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July 14, 2006

Georgia top court: Marriage and CUs are the same

Panel upholds marriage ban amendment that was challenged under two-subject rule

Atlanta--The Supreme Court of Georgia had unanimously decided that the state�s constitutional ban on same-sex marriage doesn�t break a �two-subject� rule, and that civil unions are effectively the same as marriages.

The expedited July 6 decision puts the 2004 amendment back in force, and keeps the state�s Republican governor from putting a replacement on this year�s ballot to draw socially conservative voters.

The seven-member panel overturned a Fulton County Superior Court ruling in May that the measure violates a different part of the state constitution that bars amendments from having more than one subject.

However, in order to do that, the court had to find no effective difference between same-sex marriage and same-sex �conjugal relationships,� regarding benefits.

Neither decision judges the merit of the amendment, nor the issue of same-sex marriage.

Like Ohio�s, the Georgia amendment has two parts. The first bans marriage, the second bars recognition of other unions. The amendment begins: �This state shall recognize as marriage only the union of man and woman. Marriages of persons of the same sex are prohibited in this state.�

The second paragraph, much longer than Ohio�s, reads: �No union between persons of the same sex shall be recognized by this state as entitled to the benefits of marriage. This state shall not give any public effect to any public act, record, or judicial proceeding of any other state or jurisdiction respecting a relationship between persons of the same sex that is treated as a marriage under the laws of such other state jurisdiction. The courts of this state shall have no jurisdiction to grant a divorce or separate maintenance with respect to any such relationship or otherwise to consider or rule on any of the parties� respective rights arising as a result of or in connection with such relationship.�

In the overturned ruling, Superior Court Judge Constance Russell of Fulton County (Atlanta) ruled that the two paragraphs dealt with different issues--the first with marriage, the second, in its first sentence, with the possibility of civil unions, which she saw as different subjects.

Russell wrote that the measure--passed by 76 percent of the voters--violates another section of the constitution that says: �When more than one amendment is submitted at the same time, they shall be submitted as to enable the electors to vote on each amendment separately, provided that one or more new articles or related changes in one or more articles may be submitted as a single amendment.�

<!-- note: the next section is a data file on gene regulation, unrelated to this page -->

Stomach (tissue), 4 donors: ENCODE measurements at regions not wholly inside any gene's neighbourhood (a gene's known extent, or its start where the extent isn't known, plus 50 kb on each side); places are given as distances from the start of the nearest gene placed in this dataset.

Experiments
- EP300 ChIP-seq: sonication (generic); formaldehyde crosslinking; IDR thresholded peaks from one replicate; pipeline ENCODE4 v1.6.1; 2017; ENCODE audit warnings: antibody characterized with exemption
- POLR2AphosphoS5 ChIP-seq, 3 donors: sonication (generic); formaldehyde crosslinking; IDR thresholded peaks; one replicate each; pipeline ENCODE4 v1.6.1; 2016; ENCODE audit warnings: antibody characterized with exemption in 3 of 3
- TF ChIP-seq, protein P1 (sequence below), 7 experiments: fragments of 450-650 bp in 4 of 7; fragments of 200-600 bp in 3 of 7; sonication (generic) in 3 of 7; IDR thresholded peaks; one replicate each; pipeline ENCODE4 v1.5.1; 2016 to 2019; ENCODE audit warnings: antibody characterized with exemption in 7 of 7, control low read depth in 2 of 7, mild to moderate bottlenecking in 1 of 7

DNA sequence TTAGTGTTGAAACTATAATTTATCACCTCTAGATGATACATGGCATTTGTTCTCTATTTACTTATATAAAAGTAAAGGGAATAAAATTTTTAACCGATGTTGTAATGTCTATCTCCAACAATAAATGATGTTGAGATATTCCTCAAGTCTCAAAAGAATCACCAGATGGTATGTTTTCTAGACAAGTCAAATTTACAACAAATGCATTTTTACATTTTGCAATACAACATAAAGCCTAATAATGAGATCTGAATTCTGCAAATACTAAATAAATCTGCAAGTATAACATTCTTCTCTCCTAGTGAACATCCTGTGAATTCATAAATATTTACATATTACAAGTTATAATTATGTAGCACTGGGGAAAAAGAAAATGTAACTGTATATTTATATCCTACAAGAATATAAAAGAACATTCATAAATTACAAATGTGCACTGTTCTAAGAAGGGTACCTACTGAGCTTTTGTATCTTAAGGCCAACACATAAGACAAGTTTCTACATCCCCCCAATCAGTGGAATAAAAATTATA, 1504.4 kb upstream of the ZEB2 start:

Same-sex couples, clergy, members of the legislature who support civil unions and their allies argued that civil unions and marriage are not the same and should not be treated by the court as the same.

The state argued otherwise.

Writing for the high court, Justice Robert Benham penned, �It is apparent that the prohibition against recognizing same-sex unions as entitled to the benefits of marriage is not �dissimilar and discordant� to the objective of reserving the status of marriage and its attendant benefits exclusively to unions of man and woman.�

Benham reasoned that the purpose of the amendment is to reserve a status exclusively for different-sex couples and that �exclusiveness is the essence of the amendment�s purpose.�

The matter became one of the hottest issues in this year�s election, with Republicans, led by GOP governor Sonny Perdue threatening to call a special legislative session to put the amendment the ballot again, if the court did not uphold it by August 7. This caused speculation that the GOP may have purposely backed the constitutionally shaky original measure two years ago in order to benefit again from it this year.

The state�s Republican Party has also made the issue into an assault on Democrats, calling the courts the �last hope� of the Democratic Party.

The Georgia judiciary is officially non-partisan, but five of the seven justices, including Benham, are conservative Democrats, first appointed by the anti-gay former Democratic governor Zell Miller.

Three of them, Presiding Justice Carol Hunstein and Justices George Carley and Hugh Thompson, are running for re-election in November.

The other Democrats are Chief Justice Leah Ward Sears and Justice P. Harris Hines.

The lone Republican, Justice Harold Melton, did not participate, as he served as Gov. Perdue�s executive counsel before being appointed to the high court in July, 2005. Fulton County Superior Court Judge F. Larry Salmon sat in his place.

The decision was the first state supreme court ruling upholding an anti-marriage amendment. A similar challenge under a single-subject rule is pending in Kentucky, where a trial judge has upheld the amendment.

A federal judge struck Nebraska�s amendment based on its denial of the possibility of constitutional protection to gays and lesbians. That ruling has been appealed.

The scope of Ohio�s ban amendment is being challenged in courts throughout the state, but no case challenges the constitutionality of the amendment itself.

The Georgia court�s inability to distinguish between marriage and �same-sex conjugal relationships� will likely affect the future decisions of other state courts, including Ohio�s.

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